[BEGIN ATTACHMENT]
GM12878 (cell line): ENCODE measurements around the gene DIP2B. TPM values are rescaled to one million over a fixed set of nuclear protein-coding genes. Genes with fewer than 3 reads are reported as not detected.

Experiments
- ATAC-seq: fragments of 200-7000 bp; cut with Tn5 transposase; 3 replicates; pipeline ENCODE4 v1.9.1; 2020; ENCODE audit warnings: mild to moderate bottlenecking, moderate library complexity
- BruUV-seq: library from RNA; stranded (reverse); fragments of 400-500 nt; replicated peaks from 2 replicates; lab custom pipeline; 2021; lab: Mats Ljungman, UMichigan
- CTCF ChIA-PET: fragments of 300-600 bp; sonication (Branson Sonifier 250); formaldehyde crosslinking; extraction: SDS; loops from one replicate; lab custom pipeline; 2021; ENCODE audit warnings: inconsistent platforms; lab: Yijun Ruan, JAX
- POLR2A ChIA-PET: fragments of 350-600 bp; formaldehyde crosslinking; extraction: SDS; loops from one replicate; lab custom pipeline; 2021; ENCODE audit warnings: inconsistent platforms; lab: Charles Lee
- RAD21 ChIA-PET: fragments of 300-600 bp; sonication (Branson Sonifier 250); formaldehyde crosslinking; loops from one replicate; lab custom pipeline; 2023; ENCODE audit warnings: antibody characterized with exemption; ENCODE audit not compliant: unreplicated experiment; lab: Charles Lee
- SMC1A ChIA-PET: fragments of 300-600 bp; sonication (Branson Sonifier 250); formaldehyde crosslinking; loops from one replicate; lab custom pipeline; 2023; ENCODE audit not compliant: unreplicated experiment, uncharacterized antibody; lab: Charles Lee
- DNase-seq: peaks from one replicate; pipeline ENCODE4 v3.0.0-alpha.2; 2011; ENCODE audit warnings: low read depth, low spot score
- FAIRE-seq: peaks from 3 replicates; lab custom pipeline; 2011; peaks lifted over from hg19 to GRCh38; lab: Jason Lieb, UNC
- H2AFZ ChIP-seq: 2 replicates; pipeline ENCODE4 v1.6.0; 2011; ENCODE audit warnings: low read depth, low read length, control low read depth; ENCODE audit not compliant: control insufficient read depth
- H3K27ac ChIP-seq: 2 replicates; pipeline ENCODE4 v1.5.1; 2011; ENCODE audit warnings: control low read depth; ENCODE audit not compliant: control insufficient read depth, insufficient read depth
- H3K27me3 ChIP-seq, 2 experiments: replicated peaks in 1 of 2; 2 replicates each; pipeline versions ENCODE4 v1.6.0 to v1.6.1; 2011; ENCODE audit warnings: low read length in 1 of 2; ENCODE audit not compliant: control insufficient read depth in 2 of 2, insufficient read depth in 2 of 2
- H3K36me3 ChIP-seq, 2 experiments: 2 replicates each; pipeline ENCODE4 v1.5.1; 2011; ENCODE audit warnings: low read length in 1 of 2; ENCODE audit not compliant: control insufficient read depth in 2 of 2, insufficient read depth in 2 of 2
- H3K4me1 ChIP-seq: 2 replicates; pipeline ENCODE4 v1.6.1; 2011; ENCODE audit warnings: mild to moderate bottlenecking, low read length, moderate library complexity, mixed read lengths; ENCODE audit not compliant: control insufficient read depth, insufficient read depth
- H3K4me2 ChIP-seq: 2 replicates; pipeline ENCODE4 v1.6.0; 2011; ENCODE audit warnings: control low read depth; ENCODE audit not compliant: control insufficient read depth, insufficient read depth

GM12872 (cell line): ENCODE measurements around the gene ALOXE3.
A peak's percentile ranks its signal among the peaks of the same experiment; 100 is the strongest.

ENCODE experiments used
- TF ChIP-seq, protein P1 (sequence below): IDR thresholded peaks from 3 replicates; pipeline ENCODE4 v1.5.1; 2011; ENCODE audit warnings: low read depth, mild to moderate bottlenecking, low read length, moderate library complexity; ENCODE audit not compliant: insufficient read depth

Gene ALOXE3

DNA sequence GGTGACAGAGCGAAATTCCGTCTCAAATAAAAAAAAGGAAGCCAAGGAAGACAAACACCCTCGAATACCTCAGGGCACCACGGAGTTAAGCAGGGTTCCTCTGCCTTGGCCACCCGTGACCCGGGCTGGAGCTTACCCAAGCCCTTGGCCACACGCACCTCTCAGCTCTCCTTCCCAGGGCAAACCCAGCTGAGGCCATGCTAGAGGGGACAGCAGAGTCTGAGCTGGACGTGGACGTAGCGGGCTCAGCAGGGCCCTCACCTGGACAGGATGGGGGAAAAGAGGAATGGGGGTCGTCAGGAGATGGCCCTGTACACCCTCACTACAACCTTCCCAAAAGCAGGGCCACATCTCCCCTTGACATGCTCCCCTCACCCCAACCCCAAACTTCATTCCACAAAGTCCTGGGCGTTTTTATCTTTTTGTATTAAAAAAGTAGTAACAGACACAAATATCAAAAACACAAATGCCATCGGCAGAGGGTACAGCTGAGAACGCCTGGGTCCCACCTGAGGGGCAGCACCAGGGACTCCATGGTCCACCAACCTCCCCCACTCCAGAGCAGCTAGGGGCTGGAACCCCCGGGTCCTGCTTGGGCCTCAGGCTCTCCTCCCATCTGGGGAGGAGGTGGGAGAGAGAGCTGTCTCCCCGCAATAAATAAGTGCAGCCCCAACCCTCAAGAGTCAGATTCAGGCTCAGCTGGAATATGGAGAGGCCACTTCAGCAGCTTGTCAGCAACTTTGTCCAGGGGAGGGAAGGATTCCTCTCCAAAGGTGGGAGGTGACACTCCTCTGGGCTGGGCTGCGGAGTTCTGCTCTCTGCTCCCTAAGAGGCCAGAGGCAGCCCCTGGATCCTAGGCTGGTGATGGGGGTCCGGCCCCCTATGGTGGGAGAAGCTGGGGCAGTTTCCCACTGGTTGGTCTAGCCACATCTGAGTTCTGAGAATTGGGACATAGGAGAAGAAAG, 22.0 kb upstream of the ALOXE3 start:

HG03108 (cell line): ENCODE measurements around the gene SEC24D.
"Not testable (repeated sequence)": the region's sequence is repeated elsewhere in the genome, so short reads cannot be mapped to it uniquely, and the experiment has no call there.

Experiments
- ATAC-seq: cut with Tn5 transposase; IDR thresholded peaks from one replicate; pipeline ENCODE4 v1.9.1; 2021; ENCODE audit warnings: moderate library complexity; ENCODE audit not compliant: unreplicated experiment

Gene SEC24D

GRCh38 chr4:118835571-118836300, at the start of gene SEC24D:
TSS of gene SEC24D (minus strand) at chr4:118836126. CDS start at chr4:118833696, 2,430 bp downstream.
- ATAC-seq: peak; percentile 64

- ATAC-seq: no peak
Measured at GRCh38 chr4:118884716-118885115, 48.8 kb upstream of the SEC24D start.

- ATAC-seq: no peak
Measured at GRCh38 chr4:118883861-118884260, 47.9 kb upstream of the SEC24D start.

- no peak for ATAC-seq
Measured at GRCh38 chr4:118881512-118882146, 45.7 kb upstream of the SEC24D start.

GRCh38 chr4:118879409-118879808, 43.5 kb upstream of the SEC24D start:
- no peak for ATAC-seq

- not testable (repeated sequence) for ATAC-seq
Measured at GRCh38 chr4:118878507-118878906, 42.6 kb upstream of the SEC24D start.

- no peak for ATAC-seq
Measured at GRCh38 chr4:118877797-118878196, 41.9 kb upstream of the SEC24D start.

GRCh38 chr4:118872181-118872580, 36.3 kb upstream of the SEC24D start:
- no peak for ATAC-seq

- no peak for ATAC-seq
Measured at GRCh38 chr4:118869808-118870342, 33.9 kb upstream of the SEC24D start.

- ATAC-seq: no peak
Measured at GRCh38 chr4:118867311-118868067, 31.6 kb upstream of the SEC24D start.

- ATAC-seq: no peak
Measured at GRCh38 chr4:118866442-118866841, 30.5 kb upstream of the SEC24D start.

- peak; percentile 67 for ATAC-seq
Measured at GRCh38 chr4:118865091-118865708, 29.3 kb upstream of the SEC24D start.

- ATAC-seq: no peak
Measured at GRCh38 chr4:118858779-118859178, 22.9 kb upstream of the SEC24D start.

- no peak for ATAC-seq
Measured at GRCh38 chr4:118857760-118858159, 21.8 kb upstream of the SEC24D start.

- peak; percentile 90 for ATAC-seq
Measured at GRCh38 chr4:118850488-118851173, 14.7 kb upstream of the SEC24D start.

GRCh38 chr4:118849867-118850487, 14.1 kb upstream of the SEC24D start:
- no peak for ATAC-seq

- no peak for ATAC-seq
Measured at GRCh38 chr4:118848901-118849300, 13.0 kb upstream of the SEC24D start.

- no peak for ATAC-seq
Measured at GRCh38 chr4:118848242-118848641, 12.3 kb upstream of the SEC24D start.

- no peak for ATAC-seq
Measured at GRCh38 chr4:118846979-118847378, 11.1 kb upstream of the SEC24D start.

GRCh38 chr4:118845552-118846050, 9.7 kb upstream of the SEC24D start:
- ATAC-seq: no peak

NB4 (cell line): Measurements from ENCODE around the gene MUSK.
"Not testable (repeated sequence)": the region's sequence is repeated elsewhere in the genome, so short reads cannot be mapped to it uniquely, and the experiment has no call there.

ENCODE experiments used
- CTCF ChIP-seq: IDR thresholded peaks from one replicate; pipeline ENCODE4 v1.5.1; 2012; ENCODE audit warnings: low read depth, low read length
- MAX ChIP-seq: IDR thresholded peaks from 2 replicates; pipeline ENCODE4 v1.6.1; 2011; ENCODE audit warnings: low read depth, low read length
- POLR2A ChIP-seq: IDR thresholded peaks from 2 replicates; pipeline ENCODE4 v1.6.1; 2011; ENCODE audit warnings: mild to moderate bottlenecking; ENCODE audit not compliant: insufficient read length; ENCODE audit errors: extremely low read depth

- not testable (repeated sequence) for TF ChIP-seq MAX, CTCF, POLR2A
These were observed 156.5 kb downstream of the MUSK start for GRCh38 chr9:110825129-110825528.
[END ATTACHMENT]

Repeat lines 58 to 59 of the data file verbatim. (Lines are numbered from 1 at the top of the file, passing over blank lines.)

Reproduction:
Measured at GRCh38 chr4:118850488-118851173, 14.7 kb upstream of the SEC24D start.

GRCh38 chr4:118849867-118850487, 14.1 kb upstream of the SEC24D start: